Spencer Ackerman’s reporting on the role being played by Vice Admirals WilliamMcRaven and Robert Harward in the Afghanistan policy debate explains why Joe Biden wound up losing the argument over whether we should try to get by in Afghanistan with a “light footprint” and a narrow focus on counterterrorism. Basically, these are the guys who hold key special forces posts and would be largely responsible commanding counterterrorism operations in Afghanistan. And they want to see such efforts embedded within a larger counterinsurgency strategy. Thus you end up with a fairly united front of relevant military players in favor of COIN approach and a substantial additional deployment of forces.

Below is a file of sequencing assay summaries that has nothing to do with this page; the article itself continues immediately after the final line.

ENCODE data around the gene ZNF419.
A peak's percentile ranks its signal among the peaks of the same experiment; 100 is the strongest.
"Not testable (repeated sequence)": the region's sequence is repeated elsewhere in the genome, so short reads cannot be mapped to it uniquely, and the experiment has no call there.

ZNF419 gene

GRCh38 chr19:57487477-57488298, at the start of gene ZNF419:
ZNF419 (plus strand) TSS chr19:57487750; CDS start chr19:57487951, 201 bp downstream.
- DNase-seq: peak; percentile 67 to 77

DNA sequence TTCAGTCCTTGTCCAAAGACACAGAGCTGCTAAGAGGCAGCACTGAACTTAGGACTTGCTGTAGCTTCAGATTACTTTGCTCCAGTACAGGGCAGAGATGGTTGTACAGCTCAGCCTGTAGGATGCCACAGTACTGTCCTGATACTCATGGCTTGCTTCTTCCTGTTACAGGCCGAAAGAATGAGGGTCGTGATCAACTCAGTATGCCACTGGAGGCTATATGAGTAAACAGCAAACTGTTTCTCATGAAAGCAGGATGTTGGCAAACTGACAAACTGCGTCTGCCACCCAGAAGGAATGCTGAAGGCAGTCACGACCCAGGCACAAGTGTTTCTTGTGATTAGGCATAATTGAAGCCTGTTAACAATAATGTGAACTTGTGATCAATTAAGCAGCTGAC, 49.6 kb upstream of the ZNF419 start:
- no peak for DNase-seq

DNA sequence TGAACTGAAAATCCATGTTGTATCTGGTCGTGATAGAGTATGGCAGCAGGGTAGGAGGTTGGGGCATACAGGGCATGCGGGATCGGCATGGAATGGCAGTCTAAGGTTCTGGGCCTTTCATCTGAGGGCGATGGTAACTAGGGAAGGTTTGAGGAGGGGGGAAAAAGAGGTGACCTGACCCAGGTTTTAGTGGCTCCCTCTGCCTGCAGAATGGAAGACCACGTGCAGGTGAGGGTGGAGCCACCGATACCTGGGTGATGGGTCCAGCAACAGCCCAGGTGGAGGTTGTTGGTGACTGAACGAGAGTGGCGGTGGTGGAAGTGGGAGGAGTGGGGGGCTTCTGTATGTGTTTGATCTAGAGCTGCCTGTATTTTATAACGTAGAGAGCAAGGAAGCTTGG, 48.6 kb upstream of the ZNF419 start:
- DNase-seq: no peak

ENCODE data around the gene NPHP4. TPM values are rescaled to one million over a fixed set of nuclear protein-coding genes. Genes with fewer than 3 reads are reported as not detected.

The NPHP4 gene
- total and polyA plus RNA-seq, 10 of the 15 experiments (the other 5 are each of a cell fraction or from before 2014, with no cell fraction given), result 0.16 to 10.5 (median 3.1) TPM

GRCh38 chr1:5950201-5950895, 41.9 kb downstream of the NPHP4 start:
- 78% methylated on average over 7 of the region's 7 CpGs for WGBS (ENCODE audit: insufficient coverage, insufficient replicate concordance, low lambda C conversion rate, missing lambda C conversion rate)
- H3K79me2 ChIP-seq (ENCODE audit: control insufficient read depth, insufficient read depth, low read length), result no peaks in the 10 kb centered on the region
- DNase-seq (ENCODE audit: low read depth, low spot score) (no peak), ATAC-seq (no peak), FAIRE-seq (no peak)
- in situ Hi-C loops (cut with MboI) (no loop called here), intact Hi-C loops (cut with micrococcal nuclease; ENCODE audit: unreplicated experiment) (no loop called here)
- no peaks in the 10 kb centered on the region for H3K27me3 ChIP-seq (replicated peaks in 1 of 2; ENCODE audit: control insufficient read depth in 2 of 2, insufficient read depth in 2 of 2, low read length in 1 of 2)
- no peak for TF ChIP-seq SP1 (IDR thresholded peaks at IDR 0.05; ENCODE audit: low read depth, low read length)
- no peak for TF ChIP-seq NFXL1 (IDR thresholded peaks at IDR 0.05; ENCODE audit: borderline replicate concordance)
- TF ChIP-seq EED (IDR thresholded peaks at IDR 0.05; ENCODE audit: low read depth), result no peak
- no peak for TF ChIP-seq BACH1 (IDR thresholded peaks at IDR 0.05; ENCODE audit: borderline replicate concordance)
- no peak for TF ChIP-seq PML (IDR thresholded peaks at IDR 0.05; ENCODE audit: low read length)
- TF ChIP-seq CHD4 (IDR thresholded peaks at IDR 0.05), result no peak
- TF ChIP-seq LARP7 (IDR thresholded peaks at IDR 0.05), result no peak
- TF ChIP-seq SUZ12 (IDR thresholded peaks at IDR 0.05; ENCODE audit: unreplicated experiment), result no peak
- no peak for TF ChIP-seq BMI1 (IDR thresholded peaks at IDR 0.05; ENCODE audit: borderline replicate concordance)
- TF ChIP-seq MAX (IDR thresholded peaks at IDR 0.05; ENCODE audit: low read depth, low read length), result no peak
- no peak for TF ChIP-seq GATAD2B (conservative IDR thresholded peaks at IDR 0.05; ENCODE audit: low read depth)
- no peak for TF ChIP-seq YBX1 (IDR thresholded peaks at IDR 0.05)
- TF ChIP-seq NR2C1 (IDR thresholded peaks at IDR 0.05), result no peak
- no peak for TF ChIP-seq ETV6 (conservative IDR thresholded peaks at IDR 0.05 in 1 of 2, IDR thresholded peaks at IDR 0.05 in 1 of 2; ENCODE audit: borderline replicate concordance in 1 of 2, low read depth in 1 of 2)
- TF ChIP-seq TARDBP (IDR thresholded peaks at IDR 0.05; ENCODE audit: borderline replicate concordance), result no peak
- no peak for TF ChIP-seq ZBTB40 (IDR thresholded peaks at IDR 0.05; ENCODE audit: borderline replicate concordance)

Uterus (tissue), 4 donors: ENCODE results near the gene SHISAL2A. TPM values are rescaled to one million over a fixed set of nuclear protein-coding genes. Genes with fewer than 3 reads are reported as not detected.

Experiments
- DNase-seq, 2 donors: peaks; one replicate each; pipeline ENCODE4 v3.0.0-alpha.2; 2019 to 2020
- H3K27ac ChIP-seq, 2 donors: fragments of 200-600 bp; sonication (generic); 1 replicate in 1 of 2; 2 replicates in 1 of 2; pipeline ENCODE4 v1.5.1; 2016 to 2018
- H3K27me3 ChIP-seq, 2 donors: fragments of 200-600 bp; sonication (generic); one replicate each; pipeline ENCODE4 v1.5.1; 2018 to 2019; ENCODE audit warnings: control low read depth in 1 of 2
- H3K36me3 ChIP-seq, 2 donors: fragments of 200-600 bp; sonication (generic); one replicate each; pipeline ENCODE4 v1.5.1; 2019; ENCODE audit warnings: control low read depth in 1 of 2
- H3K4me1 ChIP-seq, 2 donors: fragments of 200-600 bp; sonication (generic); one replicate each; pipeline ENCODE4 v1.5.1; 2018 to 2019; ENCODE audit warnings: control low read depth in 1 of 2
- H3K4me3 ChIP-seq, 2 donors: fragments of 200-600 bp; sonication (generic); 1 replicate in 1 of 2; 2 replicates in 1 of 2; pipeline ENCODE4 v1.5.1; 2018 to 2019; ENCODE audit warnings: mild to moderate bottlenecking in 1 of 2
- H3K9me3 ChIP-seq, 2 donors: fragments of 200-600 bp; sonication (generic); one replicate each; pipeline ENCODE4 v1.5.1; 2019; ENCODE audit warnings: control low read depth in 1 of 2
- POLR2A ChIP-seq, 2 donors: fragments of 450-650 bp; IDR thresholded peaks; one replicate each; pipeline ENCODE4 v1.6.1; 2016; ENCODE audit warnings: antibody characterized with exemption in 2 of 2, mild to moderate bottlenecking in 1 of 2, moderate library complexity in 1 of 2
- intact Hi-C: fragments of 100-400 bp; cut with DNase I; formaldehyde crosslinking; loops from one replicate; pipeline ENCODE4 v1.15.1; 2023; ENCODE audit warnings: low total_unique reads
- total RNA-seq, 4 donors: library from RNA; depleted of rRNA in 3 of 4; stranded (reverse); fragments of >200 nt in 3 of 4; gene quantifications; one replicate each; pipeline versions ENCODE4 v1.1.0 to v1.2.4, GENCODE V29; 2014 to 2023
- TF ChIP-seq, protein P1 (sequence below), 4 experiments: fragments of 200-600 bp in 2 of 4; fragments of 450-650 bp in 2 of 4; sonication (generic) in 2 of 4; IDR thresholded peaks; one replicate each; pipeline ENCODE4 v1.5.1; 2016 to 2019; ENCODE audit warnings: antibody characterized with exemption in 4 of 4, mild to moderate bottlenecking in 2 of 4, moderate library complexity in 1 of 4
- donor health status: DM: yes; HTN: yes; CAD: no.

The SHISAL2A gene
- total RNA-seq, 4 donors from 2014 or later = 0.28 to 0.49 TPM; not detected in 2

One thing I think this highlights is the limits of conducting this kind of debate more-or-less entirely within the four walls of the military. After all, why wouldn’t the special ops guys want to see as much resources as possible put into Afghanistan? At the end of the day to get a real debate going about the wisdom of going big you need someone in the room who represents a competing claim on the resources at hand. Does it make sense to sustain tens of thousands of soldiers in Afghanistan at a cost of tens of billions of dollars a year in order to protect America from a group with “several hundred to several thousand members” and no heavy weapons? Well, I think that depends on what alternative uses of the resources are available. If the meeting also includes someone who needs to worry about the budget deficit, or about health care, or about child nutrition, or preventing bridges from collapsing then maybe this doesn’t look like such a great deal. But if it’s a meeting of uniformed military officers to talk about what’s the best way to handle the situation in Afghanistan, then even the guys who do counterterrorism still see the benefits of a broader approach.